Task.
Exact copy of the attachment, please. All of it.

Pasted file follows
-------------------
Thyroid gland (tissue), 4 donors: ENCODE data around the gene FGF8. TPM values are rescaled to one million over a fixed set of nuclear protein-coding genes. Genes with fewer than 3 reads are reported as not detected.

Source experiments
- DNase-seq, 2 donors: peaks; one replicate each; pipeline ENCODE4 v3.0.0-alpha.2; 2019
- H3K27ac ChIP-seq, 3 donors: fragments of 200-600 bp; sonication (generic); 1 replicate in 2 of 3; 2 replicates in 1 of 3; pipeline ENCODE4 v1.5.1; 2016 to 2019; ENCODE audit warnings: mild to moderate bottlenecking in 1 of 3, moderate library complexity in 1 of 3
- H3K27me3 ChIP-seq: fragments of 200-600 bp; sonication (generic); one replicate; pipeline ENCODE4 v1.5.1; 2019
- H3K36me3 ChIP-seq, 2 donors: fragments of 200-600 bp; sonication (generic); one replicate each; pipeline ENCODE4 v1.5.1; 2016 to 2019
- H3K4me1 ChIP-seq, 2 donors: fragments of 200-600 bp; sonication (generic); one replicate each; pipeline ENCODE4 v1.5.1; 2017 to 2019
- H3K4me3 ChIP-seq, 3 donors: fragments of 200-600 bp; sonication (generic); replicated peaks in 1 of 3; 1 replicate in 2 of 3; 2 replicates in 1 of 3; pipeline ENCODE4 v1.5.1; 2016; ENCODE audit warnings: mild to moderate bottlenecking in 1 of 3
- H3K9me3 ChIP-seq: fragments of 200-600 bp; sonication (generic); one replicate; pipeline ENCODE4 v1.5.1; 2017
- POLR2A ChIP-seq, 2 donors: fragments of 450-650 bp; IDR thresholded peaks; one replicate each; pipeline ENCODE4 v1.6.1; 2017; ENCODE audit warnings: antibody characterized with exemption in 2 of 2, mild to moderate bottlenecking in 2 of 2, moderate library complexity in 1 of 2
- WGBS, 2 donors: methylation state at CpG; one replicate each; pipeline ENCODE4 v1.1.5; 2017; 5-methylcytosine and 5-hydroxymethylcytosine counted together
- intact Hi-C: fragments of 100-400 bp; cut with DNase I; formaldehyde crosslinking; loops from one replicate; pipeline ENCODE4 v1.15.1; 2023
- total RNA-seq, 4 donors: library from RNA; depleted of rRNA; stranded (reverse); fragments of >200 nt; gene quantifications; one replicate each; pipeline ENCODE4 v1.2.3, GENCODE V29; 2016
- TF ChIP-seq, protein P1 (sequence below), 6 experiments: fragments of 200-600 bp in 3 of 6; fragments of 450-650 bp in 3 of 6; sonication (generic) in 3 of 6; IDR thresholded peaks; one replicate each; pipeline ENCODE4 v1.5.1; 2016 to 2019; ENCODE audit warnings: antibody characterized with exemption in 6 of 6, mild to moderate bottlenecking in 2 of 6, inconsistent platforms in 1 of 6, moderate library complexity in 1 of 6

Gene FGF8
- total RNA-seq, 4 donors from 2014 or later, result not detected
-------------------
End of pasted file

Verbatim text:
Thyroid gland (tissue), 4 donors: ENCODE data around the gene FGF8. TPM values are rescaled to one million over a fixed set of nuclear protein-coding genes. Genes with fewer than 3 reads are reported as not detected.

Source experiments
- DNase-seq, 2 donors: peaks; one replicate each; pipeline ENCODE4 v3.0.0-alpha.2; 2019
- H3K27ac ChIP-seq, 3 donors: fragments of 200-600 bp; sonication (generic); 1 replicate in 2 of 3; 2 replicates in 1 of 3; pipeline ENCODE4 v1.5.1; 2016 to 2019; ENCODE audit warnings: mild to moderate bottlenecking in 1 of 3, moderate library complexity in 1 of 3
- H3K27me3 ChIP-seq: fragments of 200-600 bp; sonication (generic); one replicate; pipeline ENCODE4 v1.5.1; 2019
- H3K36me3 ChIP-seq, 2 donors: fragments of 200-600 bp; sonication (generic); one replicate each; pipeline ENCODE4 v1.5.1; 2016 to 2019
- H3K4me1 ChIP-seq, 2 donors: fragments of 200-600 bp; sonication (generic); one replicate each; pipeline ENCODE4 v1.5.1; 2017 to 2019
- H3K4me3 ChIP-seq, 3 donors: fragments of 200-600 bp; sonication (generic); replicated peaks in 1 of 3; 1 replicate in 2 of 3; 2 replicates in 1 of 3; pipeline ENCODE4 v1.5.1; 2016; ENCODE audit warnings: mild to moderate bottlenecking in 1 of 3
- H3K9me3 ChIP-seq: fragments of 200-600 bp; sonication (generic); one replicate; pipeline ENCODE4 v1.5.1; 2017
- POLR2A ChIP-seq, 2 donors: fragments of 450-650 bp; IDR thresholded peaks; one replicate each; pipeline ENCODE4 v1.6.1; 2017; ENCODE audit warnings: antibody characterized with exemption in 2 of 2, mild to moderate bottlenecking in 2 of 2, moderate library complexity in 1 of 2
- WGBS, 2 donors: methylation state at CpG; one replicate each; pipeline ENCODE4 v1.1.5; 2017; 5-methylcytosine and 5-hydroxymethylcytosine counted together
- intact Hi-C: fragments of 100-400 bp; cut with DNase I; formaldehyde crosslinking; loops from one replicate; pipeline ENCODE4 v1.15.1; 2023
- total RNA-seq, 4 donors: library from RNA; depleted of rRNA; stranded (reverse); fragments of >200 nt; gene quantifications; one replicate each; pipeline ENCODE4 v1.2.3, GENCODE V29; 2016
- TF ChIP-seq, protein P1 (sequence below), 6 experiments: fragments of 200-600 bp in 3 of 6; fragments of 450-650 bp in 3 of 6; sonication (generic) in 3 of 6; IDR thresholded peaks; one replicate each; pipeline ENCODE4 v1.5.1; 2016 to 2019; ENCODE audit warnings: antibody characterized with exemption in 6 of 6, mild to moderate bottlenecking in 2 of 6, inconsistent platforms in 1 of 6, moderate library complexity in 1 of 6

Gene FGF8
- total RNA-seq, 4 donors from 2014 or later, result not detected